Abstract Rett syndrome (RTT) is an autism spectrum developmental disorder caused by mutations in the X-linked methyl-CpG binding protein 2 (MECP2) gene. Excellent RTT mouse models have been created to study the disease mechanisms, leading to many important findings with potential therapeutic implications. These include the identification of many MeCP2 target genes, better understanding of the neurobiological consequences of the loss- or mis-function of MeCP2, and drug testing in RTT mice and clinical trials in human RTT patients. However, because of potential differences in the underlying biology between humans and common research animals, there is a need to establish cell culture-based human models for studying disease mechanisms to validate and expand the knowledge acquired in animal models. Taking advantage of the nonrandom pattern of X chromosome inactivation in female induced pluripotent stem cells (iPSC), we have generated isogenic pairs of wild type and mutant iPSC lines from several female RTT patients with common and rare RTT mutations. R294X (arginine 294 to stop codon) is a common mutation carried by 5-6% of RTT patients. iPSCs carrying the R294X mutation has not been studied. We differentiated three R294X iPSC lines and their isogenic wild type control iPSC into neurons with high efficiency and consistency, and observed characteristic RTT pathology in R294X neurons. These isogenic iPSC lines provide unique resources to the RTT research community for studying disease pathology, screening for novel drugs, and testing toxicology.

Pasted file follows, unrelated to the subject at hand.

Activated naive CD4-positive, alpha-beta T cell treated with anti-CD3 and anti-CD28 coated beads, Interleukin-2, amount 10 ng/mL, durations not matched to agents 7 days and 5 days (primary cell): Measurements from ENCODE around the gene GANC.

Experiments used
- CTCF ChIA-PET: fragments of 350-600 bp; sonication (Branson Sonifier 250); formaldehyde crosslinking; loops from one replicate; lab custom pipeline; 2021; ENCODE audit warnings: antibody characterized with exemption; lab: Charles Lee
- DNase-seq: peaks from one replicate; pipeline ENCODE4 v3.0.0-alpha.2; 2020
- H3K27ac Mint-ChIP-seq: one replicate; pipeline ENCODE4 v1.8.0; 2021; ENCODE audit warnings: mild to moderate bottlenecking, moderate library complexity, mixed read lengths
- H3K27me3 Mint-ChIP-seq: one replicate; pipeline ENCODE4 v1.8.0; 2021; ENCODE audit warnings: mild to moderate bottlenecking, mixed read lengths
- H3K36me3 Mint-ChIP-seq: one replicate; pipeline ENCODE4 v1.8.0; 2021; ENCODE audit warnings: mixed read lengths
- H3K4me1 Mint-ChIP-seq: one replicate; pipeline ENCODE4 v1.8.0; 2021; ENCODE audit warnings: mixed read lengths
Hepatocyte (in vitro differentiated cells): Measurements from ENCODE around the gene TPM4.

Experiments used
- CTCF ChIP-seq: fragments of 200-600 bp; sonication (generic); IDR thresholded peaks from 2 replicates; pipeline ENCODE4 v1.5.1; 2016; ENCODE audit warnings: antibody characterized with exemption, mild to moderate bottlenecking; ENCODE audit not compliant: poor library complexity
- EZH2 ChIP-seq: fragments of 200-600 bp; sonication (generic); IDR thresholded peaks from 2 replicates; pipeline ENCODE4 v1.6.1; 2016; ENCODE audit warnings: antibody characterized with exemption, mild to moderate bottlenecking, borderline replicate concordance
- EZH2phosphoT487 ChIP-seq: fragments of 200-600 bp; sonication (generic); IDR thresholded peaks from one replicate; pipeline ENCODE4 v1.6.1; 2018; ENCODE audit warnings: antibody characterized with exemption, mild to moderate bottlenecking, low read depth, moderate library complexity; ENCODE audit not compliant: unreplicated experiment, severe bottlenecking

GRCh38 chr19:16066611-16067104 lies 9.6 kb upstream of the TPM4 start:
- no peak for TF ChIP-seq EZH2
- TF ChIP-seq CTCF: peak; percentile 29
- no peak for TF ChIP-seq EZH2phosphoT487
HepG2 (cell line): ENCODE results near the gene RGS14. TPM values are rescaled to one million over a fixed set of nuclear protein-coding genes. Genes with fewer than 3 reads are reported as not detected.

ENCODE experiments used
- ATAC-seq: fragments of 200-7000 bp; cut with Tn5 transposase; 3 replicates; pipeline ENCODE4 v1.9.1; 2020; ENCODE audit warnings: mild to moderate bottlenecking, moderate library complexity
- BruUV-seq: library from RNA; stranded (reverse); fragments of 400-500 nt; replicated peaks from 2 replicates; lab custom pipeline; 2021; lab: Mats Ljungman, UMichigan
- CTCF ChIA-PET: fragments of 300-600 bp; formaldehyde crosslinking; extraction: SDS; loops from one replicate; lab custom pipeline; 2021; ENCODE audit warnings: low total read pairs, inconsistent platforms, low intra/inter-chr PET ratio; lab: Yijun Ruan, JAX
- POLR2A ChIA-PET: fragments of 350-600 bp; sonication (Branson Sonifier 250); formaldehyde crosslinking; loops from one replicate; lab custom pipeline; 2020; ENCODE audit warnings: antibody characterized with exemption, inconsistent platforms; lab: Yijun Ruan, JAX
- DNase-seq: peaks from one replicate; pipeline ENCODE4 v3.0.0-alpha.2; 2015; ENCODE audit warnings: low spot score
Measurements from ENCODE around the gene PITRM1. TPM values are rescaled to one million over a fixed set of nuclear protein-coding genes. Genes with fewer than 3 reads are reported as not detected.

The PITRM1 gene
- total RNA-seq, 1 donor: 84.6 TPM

Address Waisman Center, University of Wisconsin-Madison, Madison, Wisconsin, United States of America  
  Corporate Author Thesis  
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  Language English Summary Language Original Title  
  Series Editor Series Title Abbreviated Series Title  
  Series Volume Series Issue Edition  
  ISSN 1932-6203 ISBN Medium  
  Area Expedition Conference  
  Notes PMID:21966470; PMCID:PMC3180386 Approved no  
  Call Number refbase @ user @ Serial 16967  
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Author Gillet-Chaulet, F.; Hindmarsh, R.C.A.; Corr, H.F.J.; King, E.C.; Jenkins, A. url  openurl
  Title In-situquantification of ice rheology and direct measurement of the Raymond Effect at Summit, Greenland using a phase-sensitive radar Type Journal Article
  Year 2011 Publication Geophysical Research Letters Abbreviated Journal  
  Volume 38 Issue 24 Pages (down) 24503  
  Keywords 0724 Ice cores, 0726 Ice sheets, 0776 Glaciology, 0798 Modeling, Ice sheet modelling, Rheology, ice divides, ice sheets